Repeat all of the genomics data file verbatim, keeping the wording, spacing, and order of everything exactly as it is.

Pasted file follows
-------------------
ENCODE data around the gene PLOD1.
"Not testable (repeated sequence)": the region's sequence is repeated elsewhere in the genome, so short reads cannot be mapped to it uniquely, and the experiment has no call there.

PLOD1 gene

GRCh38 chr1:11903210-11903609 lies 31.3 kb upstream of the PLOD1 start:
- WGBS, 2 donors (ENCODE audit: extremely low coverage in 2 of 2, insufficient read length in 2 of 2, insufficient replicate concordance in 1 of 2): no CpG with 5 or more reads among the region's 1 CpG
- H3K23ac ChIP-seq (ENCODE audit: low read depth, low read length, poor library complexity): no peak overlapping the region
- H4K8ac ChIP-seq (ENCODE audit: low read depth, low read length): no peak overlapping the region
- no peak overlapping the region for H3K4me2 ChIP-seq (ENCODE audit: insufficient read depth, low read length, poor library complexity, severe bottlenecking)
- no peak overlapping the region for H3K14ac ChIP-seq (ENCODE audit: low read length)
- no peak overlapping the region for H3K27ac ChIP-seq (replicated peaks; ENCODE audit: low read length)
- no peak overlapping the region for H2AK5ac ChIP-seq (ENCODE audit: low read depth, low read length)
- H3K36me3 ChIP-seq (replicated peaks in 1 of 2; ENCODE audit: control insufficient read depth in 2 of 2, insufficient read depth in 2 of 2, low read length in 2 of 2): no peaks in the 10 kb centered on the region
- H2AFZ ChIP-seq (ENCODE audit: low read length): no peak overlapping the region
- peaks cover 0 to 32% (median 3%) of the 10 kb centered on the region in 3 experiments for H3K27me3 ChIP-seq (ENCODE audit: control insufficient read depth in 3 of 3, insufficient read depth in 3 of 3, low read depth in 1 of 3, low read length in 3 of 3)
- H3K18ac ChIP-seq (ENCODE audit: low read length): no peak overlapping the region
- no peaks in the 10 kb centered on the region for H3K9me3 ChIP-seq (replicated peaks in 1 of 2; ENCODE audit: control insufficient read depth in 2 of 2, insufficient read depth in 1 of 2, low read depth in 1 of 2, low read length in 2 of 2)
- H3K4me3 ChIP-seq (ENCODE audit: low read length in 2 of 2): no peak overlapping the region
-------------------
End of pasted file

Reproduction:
ENCODE data around the gene PLOD1.
"Not testable (repeated sequence)": the region's sequence is repeated elsewhere in the genome, so short reads cannot be mapped to it uniquely, and the experiment has no call there.

PLOD1 gene

GRCh38 chr1:11903210-11903609 lies 31.3 kb upstream of the PLOD1 start:
- WGBS, 2 donors (ENCODE audit: extremely low coverage in 2 of 2, insufficient read length in 2 of 2, insufficient replicate concordance in 1 of 2): no CpG with 5 or more reads among the region's 1 CpG
- H3K23ac ChIP-seq (ENCODE audit: low read depth, low read length, poor library complexity): no peak overlapping the region
- H4K8ac ChIP-seq (ENCODE audit: low read depth, low read length): no peak overlapping the region
- no peak overlapping the region for H3K4me2 ChIP-seq (ENCODE audit: insufficient read depth, low read length, poor library complexity, severe bottlenecking)
- no peak overlapping the region for H3K14ac ChIP-seq (ENCODE audit: low read length)
- no peak overlapping the region for H3K27ac ChIP-seq (replicated peaks; ENCODE audit: low read length)
- no peak overlapping the region for H2AK5ac ChIP-seq (ENCODE audit: low read depth, low read length)
- H3K36me3 ChIP-seq (replicated peaks in 1 of 2; ENCODE audit: control insufficient read depth in 2 of 2, insufficient read depth in 2 of 2, low read length in 2 of 2): no peaks in the 10 kb centered on the region
- H2AFZ ChIP-seq (ENCODE audit: low read length): no peak overlapping the region
- peaks cover 0 to 32% (median 3%) of the 10 kb centered on the region in 3 experiments for H3K27me3 ChIP-seq (ENCODE audit: control insufficient read depth in 3 of 3, insufficient read depth in 3 of 3, low read depth in 1 of 3, low read length in 3 of 3)
- H3K18ac ChIP-seq (ENCODE audit: low read length): no peak overlapping the region
- no peaks in the 10 kb centered on the region for H3K9me3 ChIP-seq (replicated peaks in 1 of 2; ENCODE audit: control insufficient read depth in 2 of 2, insufficient read depth in 1 of 2, low read depth in 1 of 2, low read length in 2 of 2)
- H3K4me3 ChIP-seq (ENCODE audit: low read length in 2 of 2): no peak overlapping the region